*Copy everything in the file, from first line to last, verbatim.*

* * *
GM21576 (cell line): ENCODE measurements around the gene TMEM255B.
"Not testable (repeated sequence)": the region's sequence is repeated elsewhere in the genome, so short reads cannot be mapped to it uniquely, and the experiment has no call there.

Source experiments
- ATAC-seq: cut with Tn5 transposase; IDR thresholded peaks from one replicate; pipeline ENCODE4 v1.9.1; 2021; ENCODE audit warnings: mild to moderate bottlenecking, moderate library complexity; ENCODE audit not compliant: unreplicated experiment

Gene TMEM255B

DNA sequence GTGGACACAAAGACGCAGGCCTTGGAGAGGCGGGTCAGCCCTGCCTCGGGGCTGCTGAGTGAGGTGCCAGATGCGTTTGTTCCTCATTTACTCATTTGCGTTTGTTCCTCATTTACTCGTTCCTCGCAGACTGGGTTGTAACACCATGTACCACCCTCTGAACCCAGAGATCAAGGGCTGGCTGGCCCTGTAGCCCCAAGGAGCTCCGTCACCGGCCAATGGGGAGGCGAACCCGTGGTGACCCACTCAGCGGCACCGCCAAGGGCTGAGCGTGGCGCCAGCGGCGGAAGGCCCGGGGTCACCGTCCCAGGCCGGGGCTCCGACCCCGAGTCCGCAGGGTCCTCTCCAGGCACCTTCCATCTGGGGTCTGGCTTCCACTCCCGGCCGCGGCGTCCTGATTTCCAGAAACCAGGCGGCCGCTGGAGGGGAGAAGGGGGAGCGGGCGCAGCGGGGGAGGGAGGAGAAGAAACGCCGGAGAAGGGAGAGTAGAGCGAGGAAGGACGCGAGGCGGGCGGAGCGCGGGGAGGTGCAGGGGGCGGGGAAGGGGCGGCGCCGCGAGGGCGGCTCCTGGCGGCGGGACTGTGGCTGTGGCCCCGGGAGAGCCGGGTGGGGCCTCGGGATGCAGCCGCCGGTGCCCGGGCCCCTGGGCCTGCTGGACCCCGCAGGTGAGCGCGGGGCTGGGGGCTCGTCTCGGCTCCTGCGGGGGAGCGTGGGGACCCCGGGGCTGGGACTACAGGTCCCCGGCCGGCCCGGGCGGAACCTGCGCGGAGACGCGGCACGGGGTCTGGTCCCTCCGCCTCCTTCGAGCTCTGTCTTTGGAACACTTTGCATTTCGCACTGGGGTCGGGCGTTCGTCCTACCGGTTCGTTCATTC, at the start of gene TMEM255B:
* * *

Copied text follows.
GM21576 (cell line): ENCODE measurements around the gene TMEM255B.
"Not testable (repeated sequence)": the region's sequence is repeated elsewhere in the genome, so short reads cannot be mapped to it uniquely, and the experiment has no call there.

Source experiments
- ATAC-seq: cut with Tn5 transposase; IDR thresholded peaks from one replicate; pipeline ENCODE4 v1.9.1; 2021; ENCODE audit warnings: mild to moderate bottlenecking, moderate library complexity; ENCODE audit not compliant: unreplicated experiment

Gene TMEM255B

DNA sequence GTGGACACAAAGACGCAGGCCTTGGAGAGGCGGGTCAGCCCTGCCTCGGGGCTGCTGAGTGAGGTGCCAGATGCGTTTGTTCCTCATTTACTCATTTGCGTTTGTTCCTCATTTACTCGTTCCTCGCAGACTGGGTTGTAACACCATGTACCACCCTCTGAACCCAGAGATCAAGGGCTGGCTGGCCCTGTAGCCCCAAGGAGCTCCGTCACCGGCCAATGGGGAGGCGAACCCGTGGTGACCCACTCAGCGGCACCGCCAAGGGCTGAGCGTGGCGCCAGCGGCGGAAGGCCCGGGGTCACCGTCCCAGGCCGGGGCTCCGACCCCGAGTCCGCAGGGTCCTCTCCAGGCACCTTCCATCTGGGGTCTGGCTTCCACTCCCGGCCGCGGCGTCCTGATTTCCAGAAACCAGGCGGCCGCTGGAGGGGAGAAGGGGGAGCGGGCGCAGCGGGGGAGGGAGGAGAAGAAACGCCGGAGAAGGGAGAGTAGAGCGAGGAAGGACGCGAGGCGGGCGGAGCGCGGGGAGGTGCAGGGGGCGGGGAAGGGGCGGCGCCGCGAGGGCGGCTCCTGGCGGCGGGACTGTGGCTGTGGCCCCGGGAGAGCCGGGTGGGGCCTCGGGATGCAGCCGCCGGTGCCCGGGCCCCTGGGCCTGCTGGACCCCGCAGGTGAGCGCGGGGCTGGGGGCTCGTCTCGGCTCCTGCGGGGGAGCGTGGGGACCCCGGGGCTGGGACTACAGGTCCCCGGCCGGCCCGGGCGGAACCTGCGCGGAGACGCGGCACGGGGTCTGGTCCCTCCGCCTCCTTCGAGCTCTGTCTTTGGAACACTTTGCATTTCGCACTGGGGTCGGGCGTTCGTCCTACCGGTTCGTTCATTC, at the start of gene TMEM255B: